First, the DWP is trying to hide from public scrutiny a report showing how well assessment company Maximus is doing. The company carries out the controversial, and widely despised, work capability assessment (WCA) for the Employment and Support Allowance (ESA). It also includes a look at Atos’s record as far back as 2011.

The Information Commissioner has already ordered the release of a copy of the report, which would give a breakdown of Maximus’s performance at each assessment centre. The DWP, however, is refusing to publish it and is now taking the case to an information tribunal.

Under-performance could damage reputations

The DWP claims that the information could “give a perception of under-performance’ which could ‘damage the reputation and standing of the companies involved”.

Duh, that’s the point. We all know the WCAs are a mess, this report would go towards proving just how bad it is. And the DWP as good as admits that the report could damage the standing of both Maximus and Atos.

The government ministry is therefore claiming that the report is exempt from disclosure because publishing it could damage the commercial interests of both Maximus and Atos, as well as the DWP itself.

Its second fight is to hide differences between Atos and Capita assessments, this time for the Personal Independence Payment (PIP),

This time the DWP is refusing to release training materials which would potentially highlight difference between the way that Atos and Capita carry out PIP assessments, according to Benefits and Work (B&W).

DWP refuses Freedom of Information request to hide facts

hideBack in June, Benefits and Work made a Freedom of Information Act request for training and guidance materials issued by Atos to staff carrying out PIP assessments. Detailed guidance covers issues such as the way in which requests for the recording of PIP assessments are dealt with.

However, the DWP refused to release the guidance on the grounds that it was commercially confidential.

The campaigning website asked the DWP to reconsider its decision. B&W says these are not commercially confidential matters and there is a strong public interest in how PIP is administered on a day-to-day basis.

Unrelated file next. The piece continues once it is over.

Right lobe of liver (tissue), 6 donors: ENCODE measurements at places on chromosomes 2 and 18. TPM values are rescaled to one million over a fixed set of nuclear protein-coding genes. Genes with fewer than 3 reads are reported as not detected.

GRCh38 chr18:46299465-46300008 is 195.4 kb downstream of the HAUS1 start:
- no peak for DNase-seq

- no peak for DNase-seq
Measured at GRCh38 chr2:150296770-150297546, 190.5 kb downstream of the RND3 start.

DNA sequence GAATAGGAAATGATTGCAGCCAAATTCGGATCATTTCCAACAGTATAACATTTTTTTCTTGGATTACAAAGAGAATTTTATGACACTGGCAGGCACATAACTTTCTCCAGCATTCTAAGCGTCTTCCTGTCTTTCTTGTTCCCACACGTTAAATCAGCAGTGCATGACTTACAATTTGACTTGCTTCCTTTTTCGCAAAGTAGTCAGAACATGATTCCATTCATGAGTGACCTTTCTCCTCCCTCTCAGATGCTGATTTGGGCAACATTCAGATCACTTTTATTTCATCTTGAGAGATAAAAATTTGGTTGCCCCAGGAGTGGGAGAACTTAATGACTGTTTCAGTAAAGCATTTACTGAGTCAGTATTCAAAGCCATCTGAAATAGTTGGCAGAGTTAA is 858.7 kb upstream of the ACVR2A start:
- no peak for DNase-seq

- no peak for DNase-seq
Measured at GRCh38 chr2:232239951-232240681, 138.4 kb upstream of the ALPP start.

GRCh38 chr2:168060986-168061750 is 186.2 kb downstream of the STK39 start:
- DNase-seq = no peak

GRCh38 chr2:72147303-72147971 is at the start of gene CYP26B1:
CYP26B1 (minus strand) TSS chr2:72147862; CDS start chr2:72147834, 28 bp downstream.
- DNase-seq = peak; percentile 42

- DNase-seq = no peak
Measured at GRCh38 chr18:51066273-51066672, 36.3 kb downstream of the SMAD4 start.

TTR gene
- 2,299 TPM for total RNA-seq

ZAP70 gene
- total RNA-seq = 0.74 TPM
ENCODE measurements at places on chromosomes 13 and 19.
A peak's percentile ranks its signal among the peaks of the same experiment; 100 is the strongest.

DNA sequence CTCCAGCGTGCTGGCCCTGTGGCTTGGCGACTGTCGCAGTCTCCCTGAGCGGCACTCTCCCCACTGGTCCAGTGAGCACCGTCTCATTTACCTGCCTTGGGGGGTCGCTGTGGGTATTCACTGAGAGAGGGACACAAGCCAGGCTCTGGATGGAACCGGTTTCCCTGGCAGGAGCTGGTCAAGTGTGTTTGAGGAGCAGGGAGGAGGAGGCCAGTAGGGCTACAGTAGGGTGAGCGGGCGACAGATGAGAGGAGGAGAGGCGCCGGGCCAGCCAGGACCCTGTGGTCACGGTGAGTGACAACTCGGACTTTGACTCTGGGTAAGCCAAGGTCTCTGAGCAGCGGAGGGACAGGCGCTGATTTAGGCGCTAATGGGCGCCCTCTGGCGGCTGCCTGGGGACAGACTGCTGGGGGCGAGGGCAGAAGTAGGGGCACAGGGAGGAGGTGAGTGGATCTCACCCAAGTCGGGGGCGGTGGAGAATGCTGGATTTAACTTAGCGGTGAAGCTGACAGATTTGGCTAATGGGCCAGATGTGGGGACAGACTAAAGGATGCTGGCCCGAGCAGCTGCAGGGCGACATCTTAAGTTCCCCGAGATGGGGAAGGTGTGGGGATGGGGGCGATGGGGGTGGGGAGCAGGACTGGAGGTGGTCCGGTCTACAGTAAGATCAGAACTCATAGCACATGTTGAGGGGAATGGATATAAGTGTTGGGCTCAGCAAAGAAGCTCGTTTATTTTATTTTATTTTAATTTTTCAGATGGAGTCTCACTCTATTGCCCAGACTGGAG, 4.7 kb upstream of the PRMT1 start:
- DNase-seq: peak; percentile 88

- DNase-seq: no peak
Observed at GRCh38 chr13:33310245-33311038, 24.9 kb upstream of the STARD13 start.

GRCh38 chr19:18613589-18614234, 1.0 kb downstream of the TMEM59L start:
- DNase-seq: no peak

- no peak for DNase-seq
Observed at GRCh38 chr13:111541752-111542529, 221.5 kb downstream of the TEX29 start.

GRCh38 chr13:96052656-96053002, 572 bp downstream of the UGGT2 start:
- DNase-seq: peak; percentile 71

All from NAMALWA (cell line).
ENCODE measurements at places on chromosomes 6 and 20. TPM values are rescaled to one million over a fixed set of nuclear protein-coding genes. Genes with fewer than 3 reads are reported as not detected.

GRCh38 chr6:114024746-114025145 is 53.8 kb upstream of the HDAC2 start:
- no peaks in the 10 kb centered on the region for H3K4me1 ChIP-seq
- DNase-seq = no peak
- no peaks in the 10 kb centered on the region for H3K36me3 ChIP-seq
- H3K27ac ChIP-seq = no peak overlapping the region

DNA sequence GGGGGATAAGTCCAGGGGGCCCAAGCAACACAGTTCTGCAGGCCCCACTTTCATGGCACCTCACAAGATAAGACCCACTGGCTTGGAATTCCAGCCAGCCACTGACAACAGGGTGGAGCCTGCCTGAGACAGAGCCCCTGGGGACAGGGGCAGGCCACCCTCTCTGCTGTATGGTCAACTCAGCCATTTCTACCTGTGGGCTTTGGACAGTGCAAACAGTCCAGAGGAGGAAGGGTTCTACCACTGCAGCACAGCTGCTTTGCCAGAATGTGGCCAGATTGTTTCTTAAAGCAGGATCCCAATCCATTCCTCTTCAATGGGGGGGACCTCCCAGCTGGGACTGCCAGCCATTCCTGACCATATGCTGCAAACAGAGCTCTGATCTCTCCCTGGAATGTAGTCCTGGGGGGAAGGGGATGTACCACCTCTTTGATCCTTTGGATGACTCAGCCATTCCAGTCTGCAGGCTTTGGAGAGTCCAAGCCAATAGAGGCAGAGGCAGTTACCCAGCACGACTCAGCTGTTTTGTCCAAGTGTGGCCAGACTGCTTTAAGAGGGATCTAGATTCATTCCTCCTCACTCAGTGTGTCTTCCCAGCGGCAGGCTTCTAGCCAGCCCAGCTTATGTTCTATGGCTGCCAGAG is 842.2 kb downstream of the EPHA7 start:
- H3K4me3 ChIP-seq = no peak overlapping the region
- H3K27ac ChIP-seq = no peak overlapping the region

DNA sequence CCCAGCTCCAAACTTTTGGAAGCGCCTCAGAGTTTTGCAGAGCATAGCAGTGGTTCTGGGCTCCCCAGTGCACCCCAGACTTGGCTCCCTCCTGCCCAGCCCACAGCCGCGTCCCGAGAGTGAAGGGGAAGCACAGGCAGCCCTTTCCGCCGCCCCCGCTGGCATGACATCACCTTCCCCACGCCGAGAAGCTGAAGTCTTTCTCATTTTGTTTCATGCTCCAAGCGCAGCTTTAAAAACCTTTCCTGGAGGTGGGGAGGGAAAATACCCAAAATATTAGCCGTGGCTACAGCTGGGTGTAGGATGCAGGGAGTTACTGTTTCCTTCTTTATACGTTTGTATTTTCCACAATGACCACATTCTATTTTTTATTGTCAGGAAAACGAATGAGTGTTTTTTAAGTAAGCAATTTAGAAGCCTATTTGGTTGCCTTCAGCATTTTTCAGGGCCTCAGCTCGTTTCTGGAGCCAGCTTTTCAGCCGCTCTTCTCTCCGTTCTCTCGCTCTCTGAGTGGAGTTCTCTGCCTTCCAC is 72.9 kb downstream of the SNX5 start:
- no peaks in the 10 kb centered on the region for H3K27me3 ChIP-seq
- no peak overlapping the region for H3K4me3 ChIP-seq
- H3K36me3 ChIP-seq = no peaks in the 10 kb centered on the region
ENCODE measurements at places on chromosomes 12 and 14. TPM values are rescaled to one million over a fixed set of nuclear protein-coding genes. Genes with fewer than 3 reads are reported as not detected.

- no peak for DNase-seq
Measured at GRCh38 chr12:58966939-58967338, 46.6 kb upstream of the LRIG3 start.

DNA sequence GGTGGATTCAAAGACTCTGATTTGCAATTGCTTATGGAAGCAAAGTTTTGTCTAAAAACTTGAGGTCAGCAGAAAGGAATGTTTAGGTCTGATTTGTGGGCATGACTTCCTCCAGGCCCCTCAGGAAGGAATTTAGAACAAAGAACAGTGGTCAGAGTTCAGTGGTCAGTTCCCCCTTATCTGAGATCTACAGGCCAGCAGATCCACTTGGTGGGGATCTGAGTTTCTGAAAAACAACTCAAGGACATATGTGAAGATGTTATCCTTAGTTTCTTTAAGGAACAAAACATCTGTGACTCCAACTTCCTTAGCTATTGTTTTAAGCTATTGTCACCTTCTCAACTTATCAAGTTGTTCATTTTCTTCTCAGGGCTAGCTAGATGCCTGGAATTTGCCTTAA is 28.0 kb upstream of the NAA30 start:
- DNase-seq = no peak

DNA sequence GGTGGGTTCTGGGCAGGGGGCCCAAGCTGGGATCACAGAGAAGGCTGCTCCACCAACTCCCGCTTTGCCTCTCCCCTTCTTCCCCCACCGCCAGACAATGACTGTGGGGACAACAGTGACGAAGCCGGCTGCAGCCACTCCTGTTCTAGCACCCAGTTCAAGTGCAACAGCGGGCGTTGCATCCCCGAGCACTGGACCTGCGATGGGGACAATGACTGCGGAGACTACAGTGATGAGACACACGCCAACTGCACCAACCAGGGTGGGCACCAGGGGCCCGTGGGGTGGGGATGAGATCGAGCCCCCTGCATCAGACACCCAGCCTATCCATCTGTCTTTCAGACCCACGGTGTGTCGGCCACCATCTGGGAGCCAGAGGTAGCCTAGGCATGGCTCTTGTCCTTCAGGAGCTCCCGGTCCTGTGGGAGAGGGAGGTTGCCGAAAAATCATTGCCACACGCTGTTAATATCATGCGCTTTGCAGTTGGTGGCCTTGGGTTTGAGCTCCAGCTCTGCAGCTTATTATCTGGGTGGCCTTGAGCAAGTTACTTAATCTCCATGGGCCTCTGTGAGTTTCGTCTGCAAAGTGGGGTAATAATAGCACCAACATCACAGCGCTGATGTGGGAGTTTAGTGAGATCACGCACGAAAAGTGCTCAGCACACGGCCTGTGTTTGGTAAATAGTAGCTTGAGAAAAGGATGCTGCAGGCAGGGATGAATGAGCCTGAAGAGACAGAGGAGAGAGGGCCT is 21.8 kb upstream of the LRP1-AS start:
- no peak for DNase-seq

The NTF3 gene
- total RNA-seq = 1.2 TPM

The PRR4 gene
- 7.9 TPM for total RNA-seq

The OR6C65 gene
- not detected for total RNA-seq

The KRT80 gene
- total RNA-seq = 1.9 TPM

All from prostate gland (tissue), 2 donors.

It says: “If there is a difference in how PIP is managed by different companies, then this is also a strong matter of public interest. Claimants ought to be able to be sure that their assessment is a standardised one and not one based on which company carries it out.”

The DWP, however, is having none of it. Once again, it continues to hide the documents because it considers them to be commercially confidential.

DWP says “commercially confidential” tag exempts it from FoI

The DWP said: “Release of this information would reveal to their competitors commercially sensitive information which would disadvantage IAS’s (Independent Assessment Service, the name that Atos now uses) competitive position in the marketplace.

“This in turn would prejudice the ability of the department to secure best value for the taxpayer when the contract is re-tendered. Release of this type of key financial information would also undermine the effectiveness of the department’s future dealings with IAS or other service providers.”

A B&W spokesman said: “The DWP now routinely refuses a large proportion of freedom of information requests on the grounds of commercial confidentiality. It does this without attempting to justify in any way how anyone’s interests would be threatened.

“Benefits and Work is now applying to the Information Commissioner to have the documents disclosed.”

I receive both ESA and DLA, because of disability caused by MS. As such, I cannot allow horrendous cover-ups like these to go unchallenged – and I urge you to do the same. Public interest and freedom of information must triumph over so-called ‘commercial confidentiality’.

That is just a smokescreen behind which the DWP is using to hide the facts…the facts we need and deserve to see.